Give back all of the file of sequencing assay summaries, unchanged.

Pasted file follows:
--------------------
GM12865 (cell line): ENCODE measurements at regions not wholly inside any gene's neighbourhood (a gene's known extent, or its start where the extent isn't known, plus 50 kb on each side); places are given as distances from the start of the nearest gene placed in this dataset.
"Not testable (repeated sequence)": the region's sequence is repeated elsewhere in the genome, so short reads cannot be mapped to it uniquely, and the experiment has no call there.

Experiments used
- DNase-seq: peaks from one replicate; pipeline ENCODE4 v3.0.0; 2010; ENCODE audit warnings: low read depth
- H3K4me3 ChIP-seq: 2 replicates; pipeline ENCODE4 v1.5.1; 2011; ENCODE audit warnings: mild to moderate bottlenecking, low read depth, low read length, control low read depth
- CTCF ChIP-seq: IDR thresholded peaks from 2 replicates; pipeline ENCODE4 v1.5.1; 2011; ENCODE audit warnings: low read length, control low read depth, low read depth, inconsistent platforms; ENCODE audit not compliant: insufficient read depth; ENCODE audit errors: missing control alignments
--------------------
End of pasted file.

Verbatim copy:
GM12865 (cell line): ENCODE measurements at regions not wholly inside any gene's neighbourhood (a gene's known extent, or its start where the extent isn't known, plus 50 kb on each side); places are given as distances from the start of the nearest gene placed in this dataset.
"Not testable (repeated sequence)": the region's sequence is repeated elsewhere in the genome, so short reads cannot be mapped to it uniquely, and the experiment has no call there.

Experiments used
- DNase-seq: peaks from one replicate; pipeline ENCODE4 v3.0.0; 2010; ENCODE audit warnings: low read depth
- H3K4me3 ChIP-seq: 2 replicates; pipeline ENCODE4 v1.5.1; 2011; ENCODE audit warnings: mild to moderate bottlenecking, low read depth, low read length, control low read depth
- CTCF ChIP-seq: IDR thresholded peaks from 2 replicates; pipeline ENCODE4 v1.5.1; 2011; ENCODE audit warnings: low read length, control low read depth, low read depth, inconsistent platforms; ENCODE audit not compliant: insufficient read depth; ENCODE audit errors: missing control alignments